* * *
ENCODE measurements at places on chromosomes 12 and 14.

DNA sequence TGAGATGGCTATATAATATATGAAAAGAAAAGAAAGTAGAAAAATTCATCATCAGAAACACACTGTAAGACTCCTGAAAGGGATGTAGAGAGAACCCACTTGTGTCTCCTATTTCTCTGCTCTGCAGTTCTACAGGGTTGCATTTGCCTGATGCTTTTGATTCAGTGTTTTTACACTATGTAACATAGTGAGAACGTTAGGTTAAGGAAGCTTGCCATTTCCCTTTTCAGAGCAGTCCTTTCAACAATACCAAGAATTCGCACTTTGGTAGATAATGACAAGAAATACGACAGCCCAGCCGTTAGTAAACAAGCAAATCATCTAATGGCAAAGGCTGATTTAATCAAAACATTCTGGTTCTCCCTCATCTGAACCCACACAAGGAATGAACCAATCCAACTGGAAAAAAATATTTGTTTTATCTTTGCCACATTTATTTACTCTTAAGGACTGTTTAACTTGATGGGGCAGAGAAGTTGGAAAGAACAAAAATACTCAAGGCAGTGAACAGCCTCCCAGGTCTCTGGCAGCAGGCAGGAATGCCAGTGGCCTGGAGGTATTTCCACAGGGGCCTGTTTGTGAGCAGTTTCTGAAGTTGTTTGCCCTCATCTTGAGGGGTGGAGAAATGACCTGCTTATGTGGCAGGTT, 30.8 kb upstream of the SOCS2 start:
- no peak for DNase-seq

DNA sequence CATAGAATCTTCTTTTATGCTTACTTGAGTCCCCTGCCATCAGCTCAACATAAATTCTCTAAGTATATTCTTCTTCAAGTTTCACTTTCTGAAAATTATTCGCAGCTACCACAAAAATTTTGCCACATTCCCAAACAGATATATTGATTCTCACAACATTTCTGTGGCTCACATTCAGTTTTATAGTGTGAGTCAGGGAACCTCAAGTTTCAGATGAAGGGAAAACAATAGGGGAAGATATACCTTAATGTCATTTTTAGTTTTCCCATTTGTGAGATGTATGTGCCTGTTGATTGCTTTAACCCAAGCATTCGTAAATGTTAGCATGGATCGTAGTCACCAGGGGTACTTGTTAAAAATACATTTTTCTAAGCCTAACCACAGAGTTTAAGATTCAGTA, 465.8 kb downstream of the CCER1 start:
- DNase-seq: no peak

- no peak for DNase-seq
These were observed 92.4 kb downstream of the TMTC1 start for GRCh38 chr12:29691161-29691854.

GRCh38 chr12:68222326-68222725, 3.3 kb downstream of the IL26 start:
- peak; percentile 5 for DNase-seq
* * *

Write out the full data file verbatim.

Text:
ENCODE measurements at places on chromosomes 12 and 14.

DNA sequence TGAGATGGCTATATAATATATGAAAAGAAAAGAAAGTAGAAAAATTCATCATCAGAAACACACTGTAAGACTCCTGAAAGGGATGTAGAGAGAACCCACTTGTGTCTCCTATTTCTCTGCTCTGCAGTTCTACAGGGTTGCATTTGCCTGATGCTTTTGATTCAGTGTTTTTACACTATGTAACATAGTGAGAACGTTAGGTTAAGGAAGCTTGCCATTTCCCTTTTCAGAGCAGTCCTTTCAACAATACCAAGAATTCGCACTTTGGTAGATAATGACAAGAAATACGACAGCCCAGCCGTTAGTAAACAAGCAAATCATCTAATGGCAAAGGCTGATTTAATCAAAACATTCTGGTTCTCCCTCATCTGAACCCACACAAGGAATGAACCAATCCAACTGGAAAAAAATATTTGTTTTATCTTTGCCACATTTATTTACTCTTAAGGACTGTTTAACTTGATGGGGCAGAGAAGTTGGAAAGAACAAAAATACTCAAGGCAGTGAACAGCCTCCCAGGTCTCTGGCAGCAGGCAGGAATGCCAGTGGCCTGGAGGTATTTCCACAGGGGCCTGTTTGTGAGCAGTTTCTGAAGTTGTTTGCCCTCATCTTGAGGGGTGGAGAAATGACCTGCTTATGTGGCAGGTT, 30.8 kb upstream of the SOCS2 start:
- no peak for DNase-seq

DNA sequence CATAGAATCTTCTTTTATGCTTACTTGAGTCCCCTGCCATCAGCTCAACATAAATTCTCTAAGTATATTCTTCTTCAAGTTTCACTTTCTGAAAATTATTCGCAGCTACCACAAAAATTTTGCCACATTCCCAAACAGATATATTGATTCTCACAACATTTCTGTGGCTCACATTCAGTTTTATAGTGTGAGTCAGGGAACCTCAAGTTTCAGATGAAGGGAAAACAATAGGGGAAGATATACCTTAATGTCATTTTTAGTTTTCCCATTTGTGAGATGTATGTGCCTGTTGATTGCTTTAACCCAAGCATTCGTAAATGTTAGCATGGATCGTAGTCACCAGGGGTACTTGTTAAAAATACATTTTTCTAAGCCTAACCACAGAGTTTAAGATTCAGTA, 465.8 kb downstream of the CCER1 start:
- DNase-seq: no peak

- no peak for DNase-seq
These were observed 92.4 kb downstream of the TMTC1 start for GRCh38 chr12:29691161-29691854.

GRCh38 chr12:68222326-68222725, 3.3 kb downstream of the IL26 start:
- peak; percentile 5 for DNase-seq